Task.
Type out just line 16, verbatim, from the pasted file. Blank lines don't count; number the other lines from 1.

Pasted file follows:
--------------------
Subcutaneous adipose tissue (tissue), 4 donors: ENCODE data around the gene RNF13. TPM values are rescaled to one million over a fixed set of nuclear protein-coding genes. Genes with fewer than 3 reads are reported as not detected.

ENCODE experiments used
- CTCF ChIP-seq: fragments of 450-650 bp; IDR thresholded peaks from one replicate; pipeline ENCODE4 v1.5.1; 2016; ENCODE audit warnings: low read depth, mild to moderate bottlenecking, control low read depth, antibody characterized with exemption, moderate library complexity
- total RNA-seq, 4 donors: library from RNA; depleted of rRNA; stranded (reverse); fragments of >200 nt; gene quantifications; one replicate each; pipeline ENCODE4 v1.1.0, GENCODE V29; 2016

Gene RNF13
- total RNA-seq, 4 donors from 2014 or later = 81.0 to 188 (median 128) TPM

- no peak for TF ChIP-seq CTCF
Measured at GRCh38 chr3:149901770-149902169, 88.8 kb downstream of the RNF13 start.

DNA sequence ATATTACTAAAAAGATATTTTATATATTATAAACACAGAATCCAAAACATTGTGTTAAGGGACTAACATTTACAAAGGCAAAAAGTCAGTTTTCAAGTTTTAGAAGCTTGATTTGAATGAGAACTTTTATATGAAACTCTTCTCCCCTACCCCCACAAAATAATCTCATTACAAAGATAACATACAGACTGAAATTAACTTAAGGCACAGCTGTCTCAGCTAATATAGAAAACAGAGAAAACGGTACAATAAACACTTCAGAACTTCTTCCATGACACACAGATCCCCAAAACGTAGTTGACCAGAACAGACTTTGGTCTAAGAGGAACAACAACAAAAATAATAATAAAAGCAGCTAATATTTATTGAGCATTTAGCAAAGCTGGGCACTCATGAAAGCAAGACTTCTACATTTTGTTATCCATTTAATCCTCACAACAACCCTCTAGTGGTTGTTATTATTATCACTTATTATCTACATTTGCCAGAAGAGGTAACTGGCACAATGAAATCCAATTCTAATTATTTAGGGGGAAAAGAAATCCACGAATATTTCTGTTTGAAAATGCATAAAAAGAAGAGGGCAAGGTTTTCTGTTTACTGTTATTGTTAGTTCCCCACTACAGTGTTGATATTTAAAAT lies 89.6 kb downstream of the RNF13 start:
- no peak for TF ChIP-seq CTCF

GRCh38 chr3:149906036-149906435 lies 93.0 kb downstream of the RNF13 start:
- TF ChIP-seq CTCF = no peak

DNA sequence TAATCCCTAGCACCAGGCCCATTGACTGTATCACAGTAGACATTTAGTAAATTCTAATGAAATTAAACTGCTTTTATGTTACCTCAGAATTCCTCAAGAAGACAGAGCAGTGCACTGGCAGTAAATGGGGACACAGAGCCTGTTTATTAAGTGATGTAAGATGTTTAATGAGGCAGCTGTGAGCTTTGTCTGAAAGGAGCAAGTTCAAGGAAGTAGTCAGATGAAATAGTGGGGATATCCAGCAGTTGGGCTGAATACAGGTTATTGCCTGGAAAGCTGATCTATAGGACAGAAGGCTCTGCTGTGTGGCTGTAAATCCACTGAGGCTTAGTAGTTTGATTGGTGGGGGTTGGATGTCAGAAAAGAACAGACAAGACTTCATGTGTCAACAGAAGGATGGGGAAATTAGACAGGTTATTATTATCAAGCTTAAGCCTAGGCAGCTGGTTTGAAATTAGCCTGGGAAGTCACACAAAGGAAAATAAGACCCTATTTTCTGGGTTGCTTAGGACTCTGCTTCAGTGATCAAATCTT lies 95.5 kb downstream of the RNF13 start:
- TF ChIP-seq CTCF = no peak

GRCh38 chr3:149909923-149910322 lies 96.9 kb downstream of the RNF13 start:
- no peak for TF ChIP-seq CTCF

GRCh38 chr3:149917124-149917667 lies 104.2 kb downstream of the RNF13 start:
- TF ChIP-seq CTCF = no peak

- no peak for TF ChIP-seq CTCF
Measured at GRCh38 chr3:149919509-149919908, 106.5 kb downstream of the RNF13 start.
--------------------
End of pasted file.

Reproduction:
- no peak for TF ChIP-seq CTCF